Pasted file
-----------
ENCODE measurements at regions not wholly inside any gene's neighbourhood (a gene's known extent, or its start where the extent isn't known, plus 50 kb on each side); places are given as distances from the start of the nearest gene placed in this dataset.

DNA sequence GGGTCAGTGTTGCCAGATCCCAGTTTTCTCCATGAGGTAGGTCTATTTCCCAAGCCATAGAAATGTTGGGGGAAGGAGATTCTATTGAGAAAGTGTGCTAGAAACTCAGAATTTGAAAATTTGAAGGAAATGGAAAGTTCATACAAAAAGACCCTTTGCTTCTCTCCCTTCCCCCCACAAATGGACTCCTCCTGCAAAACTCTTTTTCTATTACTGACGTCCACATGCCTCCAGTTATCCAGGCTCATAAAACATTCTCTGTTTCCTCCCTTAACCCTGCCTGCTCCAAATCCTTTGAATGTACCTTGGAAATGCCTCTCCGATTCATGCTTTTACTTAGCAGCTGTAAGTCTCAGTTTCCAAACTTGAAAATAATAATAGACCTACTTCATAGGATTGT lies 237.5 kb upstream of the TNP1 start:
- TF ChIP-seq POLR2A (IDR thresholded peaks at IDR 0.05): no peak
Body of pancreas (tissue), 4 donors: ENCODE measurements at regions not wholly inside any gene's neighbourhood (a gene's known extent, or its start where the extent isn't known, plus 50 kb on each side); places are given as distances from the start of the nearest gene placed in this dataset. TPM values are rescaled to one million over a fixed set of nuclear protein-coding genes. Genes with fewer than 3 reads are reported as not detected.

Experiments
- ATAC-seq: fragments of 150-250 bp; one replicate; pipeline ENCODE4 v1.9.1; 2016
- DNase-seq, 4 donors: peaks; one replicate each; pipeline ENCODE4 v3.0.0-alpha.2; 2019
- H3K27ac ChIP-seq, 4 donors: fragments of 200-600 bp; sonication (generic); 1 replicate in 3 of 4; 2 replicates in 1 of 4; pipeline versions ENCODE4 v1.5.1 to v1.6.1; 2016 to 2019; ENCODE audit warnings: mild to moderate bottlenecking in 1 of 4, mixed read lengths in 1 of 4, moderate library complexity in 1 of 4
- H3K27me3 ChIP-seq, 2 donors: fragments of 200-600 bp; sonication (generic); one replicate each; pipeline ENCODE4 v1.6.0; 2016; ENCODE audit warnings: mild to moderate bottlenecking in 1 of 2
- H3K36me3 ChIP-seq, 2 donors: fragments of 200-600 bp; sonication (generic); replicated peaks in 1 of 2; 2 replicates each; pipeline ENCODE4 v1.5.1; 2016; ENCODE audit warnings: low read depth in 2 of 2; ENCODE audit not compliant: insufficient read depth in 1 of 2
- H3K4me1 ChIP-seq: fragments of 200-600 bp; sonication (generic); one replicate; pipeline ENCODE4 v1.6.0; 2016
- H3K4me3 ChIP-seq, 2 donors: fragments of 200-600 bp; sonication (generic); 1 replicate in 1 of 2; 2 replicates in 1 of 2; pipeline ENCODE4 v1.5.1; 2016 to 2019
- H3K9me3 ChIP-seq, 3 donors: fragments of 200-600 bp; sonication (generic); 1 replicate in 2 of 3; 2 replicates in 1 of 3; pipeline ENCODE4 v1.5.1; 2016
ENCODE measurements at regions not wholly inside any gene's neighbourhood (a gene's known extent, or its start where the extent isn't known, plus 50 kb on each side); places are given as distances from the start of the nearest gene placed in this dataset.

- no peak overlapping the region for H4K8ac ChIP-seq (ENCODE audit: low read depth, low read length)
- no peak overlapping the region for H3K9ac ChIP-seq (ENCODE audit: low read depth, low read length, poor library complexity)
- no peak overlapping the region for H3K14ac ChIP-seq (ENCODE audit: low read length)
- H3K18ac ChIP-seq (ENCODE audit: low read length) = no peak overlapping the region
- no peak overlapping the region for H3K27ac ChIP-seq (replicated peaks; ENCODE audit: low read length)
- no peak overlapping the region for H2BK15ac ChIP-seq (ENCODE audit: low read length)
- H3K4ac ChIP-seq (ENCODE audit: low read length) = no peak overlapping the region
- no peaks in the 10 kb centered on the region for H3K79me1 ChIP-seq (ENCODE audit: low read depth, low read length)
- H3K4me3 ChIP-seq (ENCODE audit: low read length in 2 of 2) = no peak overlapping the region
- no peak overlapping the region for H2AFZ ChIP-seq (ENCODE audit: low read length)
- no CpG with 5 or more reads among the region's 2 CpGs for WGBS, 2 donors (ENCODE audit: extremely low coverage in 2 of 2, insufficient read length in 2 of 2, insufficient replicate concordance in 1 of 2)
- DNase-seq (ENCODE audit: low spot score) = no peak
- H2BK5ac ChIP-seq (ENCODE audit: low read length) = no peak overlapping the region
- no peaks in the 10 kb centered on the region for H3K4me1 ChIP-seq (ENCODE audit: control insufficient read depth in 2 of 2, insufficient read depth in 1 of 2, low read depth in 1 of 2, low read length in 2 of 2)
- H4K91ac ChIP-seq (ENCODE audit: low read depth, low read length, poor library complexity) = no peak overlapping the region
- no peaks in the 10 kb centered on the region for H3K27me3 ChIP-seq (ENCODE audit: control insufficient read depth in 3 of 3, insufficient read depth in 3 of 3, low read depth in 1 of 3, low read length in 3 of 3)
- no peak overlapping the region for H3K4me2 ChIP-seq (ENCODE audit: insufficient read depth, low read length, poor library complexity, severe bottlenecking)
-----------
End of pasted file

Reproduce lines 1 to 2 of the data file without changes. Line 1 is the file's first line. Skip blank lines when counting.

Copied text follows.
ENCODE measurements at regions not wholly inside any gene's neighbourhood (a gene's known extent, or its start where the extent isn't known, plus 50 kb on each side); places are given as distances from the start of the nearest gene placed in this dataset.

DNA sequence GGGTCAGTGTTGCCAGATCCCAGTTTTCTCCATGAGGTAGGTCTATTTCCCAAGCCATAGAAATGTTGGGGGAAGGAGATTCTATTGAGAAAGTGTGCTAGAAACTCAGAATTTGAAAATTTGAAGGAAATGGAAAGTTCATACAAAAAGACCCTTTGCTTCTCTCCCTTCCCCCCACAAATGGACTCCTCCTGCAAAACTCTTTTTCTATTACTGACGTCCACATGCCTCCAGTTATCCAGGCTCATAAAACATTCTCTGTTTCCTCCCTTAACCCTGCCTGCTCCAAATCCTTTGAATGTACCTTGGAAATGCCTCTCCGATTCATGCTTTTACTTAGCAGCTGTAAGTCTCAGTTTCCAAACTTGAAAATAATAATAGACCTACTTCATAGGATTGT lies 237.5 kb upstream of the TNP1 start: